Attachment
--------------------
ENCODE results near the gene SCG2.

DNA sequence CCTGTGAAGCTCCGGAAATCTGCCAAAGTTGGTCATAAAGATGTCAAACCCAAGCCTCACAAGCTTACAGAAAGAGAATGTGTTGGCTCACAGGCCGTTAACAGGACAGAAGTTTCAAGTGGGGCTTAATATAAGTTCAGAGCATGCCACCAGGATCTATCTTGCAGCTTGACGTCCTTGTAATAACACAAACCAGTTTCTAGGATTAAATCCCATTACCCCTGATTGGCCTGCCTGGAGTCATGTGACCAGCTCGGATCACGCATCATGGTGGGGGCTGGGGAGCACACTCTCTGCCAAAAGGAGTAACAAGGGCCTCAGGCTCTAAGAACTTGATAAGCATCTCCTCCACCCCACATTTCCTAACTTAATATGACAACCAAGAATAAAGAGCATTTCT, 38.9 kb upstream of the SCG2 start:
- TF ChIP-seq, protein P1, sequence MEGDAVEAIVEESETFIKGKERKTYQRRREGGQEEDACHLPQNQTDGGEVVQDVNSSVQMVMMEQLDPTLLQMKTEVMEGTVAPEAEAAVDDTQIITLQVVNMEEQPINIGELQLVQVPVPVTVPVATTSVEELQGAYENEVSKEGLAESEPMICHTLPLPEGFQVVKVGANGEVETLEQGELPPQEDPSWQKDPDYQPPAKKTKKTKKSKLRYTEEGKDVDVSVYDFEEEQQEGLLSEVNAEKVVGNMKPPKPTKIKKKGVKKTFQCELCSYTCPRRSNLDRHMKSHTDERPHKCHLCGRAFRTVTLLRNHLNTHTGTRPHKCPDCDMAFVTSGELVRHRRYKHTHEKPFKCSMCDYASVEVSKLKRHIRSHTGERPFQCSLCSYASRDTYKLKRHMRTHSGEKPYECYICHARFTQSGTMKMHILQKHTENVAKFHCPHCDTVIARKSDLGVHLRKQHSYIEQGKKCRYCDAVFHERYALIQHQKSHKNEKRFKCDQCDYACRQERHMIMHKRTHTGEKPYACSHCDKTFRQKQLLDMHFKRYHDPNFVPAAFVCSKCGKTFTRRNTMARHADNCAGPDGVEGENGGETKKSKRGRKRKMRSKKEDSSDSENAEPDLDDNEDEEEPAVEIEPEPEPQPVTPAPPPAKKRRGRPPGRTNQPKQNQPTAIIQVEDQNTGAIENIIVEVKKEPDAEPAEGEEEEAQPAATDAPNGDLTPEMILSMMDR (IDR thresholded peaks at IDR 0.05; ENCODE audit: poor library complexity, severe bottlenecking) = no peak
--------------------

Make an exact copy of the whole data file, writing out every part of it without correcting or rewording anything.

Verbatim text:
ENCODE results near the gene SCG2.

DNA sequence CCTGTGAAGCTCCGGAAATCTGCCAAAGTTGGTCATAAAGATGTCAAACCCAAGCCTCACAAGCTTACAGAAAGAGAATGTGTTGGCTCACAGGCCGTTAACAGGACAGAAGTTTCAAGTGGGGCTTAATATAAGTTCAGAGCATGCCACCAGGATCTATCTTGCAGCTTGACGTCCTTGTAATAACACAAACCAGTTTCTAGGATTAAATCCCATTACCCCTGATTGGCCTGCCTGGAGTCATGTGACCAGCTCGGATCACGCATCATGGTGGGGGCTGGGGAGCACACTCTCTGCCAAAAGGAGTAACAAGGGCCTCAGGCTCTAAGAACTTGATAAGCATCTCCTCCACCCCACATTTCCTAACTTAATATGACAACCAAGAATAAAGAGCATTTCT, 38.9 kb upstream of the SCG2 start:
- TF ChIP-seq, protein P1, sequence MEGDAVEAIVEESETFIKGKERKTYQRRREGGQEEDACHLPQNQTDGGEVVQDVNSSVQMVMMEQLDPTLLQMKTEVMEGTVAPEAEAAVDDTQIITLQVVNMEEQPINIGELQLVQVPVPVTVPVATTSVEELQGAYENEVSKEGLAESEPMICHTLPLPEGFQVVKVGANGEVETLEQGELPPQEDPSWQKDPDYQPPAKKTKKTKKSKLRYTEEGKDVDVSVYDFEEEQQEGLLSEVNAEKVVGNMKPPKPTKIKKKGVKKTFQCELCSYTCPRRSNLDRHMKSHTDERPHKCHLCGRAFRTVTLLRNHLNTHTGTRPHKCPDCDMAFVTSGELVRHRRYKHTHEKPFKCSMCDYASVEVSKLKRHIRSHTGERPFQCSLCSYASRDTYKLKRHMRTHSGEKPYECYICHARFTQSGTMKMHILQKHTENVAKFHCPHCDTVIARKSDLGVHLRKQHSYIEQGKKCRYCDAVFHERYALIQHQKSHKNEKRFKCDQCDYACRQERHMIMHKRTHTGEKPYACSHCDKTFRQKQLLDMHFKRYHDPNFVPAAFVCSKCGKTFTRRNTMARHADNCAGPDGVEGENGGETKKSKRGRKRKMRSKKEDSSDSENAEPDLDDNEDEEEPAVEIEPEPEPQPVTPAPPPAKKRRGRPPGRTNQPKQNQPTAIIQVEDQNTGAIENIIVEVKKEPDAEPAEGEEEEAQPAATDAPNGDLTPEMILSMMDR (IDR thresholded peaks at IDR 0.05; ENCODE audit: poor library complexity, severe bottlenecking) = no peak